A SENIOR SNP figure has said the party needs to conduct “an honest assessment” of why it lost so many MPs at the last election as it chooses a new deputy leader.

Pete Wishart MP – who said he was taking soundings on running for the position – said it had to “better understand” why so many independence supporters were reluctant to back the SNP in last year’s poll.

He suggested a shift away from simply “extolling the virtues of an EU” some voters feel alienated from, instead arguing for a new way forward that would “enlist” those SNP voters who wanted Brexit.

Mr Wishart, who is chair of Westminster’s Scottish Affairs Committee, argued for a “graduated approach” that would only see an independent Scotland rejoining the EU in stages, and with the full consent of the Scottish Parliament.

His comments come as transport minister Humza Yousaf ruled himself out of the deputy leadership race, insisting he had “struck a decent work-life balance” for the first time in many years and wanted to spent more time with loved ones.

Writing in pro-independence newspaper The National, Mr Wishart – a former member of Scottish rock bands Runrig and Big Country – said: “I have already argued that we need to craft a brand new independence offering meeting the realities of where we find ourselves within a UK hurtling disastrously out of the European Union.

“The White Paper of the last referendum is now a historical document for another political era. A new case needs to be urgently constructed.”

He rejected claims from some within his party that the next deputy leader should be based in Westminster to ensure balance, arguing the role should go to “the candidate who has the best vision for the party and the best ideas”.

A long-serving MP, Mr Wishart is the SNP's Commons leader and has previously come under fire for his outspoken use of social media, such as comparing Blairites to an “incontinent old relative”.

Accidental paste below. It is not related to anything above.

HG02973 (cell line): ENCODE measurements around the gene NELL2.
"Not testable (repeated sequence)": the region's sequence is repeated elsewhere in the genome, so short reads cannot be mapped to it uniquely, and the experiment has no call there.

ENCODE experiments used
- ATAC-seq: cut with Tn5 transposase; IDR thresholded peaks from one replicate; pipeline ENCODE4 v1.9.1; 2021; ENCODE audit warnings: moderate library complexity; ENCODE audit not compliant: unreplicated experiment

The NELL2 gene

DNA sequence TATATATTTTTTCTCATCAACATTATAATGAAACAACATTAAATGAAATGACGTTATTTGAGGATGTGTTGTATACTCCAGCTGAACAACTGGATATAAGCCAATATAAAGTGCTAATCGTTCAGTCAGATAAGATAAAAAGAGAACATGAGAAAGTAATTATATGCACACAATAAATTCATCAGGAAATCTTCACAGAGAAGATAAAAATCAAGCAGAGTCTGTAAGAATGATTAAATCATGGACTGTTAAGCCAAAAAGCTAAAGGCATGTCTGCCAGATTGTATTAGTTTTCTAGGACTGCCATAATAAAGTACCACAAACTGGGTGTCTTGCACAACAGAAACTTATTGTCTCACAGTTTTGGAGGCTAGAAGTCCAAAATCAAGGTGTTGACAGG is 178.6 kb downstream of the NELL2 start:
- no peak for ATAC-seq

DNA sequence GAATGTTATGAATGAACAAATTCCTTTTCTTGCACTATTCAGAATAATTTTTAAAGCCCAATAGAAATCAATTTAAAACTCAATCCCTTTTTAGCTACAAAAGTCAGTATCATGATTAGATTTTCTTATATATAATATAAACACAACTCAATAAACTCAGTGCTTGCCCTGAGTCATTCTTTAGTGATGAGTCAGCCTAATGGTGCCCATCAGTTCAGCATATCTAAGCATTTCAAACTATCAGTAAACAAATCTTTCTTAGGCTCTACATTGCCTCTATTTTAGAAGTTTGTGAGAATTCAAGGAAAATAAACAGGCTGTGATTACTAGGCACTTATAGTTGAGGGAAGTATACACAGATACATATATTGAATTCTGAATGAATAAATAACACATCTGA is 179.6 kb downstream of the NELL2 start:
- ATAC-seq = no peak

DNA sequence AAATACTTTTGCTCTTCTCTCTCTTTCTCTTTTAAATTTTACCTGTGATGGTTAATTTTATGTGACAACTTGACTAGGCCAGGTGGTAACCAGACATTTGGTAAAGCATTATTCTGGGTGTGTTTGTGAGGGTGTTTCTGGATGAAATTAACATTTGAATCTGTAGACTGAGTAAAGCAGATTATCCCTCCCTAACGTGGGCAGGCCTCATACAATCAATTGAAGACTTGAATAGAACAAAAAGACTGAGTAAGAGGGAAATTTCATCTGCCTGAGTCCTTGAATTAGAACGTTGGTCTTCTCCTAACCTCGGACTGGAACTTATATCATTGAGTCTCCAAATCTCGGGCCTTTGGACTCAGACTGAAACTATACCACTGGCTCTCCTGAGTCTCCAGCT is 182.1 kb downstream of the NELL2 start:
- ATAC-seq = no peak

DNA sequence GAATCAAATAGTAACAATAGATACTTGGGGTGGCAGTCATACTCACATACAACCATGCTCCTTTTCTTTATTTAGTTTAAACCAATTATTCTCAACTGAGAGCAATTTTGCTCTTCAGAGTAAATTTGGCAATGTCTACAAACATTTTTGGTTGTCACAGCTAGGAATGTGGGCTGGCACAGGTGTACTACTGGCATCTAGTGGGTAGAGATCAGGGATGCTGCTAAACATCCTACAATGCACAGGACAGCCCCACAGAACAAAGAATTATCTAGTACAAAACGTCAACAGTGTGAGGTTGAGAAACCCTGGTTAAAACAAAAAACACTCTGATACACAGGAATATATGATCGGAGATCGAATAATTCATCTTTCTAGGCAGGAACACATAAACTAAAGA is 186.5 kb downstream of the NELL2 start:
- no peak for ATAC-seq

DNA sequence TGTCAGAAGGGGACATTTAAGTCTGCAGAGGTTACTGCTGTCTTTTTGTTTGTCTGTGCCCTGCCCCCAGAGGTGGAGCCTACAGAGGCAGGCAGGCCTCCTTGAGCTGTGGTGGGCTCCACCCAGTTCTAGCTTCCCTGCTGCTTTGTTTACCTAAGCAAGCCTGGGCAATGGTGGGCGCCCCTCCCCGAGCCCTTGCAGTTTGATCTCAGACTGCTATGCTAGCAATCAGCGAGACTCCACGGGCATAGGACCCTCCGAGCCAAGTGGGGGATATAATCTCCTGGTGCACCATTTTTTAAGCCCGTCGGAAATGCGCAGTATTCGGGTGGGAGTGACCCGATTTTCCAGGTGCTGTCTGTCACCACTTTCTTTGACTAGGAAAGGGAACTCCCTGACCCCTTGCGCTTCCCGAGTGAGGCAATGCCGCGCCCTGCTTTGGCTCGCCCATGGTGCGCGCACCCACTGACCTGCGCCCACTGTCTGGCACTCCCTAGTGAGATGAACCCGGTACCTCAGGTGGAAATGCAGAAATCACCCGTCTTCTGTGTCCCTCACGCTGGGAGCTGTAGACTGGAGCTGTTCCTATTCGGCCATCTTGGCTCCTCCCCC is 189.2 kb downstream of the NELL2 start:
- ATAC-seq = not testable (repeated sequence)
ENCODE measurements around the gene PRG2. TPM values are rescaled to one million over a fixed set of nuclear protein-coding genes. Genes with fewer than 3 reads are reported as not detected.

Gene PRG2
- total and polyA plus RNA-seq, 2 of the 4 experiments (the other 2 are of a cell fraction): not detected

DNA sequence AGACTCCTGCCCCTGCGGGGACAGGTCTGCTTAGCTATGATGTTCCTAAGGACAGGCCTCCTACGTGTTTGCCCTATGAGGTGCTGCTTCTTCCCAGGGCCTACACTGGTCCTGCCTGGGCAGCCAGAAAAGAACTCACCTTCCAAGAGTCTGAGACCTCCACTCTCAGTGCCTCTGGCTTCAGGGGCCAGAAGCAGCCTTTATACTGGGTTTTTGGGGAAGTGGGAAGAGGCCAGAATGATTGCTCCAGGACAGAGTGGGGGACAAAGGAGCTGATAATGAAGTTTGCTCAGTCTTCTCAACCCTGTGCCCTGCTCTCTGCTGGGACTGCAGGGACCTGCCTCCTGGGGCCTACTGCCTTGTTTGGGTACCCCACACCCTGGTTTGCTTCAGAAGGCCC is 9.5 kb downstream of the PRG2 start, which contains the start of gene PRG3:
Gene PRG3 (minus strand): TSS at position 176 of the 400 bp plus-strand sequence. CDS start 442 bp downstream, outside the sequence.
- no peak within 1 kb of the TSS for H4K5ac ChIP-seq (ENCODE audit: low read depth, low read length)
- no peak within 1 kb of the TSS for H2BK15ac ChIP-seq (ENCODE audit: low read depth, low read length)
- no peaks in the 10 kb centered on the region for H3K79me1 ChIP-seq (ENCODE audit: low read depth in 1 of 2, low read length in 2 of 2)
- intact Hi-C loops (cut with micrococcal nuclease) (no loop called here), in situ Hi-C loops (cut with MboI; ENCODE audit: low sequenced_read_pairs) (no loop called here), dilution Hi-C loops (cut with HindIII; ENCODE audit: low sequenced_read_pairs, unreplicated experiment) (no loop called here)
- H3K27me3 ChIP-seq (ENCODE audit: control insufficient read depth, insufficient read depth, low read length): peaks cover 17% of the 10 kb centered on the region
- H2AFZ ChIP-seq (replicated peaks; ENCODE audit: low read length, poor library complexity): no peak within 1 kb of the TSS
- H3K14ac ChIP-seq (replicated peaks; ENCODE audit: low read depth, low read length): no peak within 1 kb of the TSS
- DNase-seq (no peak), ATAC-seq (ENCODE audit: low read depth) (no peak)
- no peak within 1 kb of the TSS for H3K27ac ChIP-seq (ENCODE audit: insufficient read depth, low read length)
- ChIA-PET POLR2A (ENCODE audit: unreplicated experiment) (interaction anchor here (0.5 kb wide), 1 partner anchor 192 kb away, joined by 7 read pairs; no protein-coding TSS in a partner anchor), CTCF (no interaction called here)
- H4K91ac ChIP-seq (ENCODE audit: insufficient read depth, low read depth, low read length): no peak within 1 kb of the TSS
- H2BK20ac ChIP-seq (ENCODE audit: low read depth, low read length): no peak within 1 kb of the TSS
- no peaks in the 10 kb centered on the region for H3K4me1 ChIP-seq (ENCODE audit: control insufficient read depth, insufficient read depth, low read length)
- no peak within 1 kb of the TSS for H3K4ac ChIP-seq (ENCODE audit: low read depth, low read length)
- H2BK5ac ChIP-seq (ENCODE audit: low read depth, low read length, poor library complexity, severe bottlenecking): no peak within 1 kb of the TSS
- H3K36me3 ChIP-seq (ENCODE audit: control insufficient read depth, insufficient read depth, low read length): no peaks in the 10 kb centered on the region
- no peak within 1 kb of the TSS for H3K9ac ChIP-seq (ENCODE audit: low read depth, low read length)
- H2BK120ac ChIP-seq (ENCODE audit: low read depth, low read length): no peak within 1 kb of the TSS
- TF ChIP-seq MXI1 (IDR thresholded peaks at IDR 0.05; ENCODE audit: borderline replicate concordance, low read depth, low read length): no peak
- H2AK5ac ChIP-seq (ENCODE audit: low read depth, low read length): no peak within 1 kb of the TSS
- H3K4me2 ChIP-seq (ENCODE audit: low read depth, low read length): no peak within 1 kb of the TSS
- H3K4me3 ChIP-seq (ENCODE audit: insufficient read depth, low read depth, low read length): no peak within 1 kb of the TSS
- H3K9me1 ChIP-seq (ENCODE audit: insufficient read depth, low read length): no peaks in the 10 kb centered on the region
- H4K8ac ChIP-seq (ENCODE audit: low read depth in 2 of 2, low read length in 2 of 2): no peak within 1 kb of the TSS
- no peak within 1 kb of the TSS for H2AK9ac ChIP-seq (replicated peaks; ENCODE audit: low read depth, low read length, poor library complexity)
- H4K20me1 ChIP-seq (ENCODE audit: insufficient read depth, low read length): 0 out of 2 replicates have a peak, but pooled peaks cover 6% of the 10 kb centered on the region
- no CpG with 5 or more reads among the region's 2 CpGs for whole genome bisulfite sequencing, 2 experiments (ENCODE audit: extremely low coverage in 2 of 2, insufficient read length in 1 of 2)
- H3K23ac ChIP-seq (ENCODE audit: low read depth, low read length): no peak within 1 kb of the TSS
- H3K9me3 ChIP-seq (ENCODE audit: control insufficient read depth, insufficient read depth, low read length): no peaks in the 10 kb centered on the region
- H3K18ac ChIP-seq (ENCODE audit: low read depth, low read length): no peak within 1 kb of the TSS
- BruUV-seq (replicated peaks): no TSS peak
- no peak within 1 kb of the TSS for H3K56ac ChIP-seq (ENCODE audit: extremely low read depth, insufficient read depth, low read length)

The SNP’s new deputy leader is expected to be announced at the party’s conference in Aberdeen in June, with nominations opening next month.

James Dornan MSP is so far the only candidate to announce his intention to stand, but SNP insiders said it was “pretty obvious” Westminster leader Ian Blackford would put his name forward.

Others considering their position include former comedy club boss Tommy Sheppard MP and Joanna Cherry MP, a QC.

Kirsty Blackman, the SNP’s deputy Westminster leader, is also expected to stand, as well as the party’s UK health spokeswoman Philippa Whitford and Ivan McKee, the Glasgow Provan MSP.

Mr Sheppard – who confirmed he was “seriously considering” seeking nominations – said local activists, councillors and former politicians should all be encouraged to put their names forward.

He said anybody could stand under SNP rules, and warned against creating “mood music where it’s just MPs and MSPs who should be thought about for this”.

Mr Yousaf said there were "many reasons" he was ruling himself out, insisting he "wouldn't have enough hours in the day".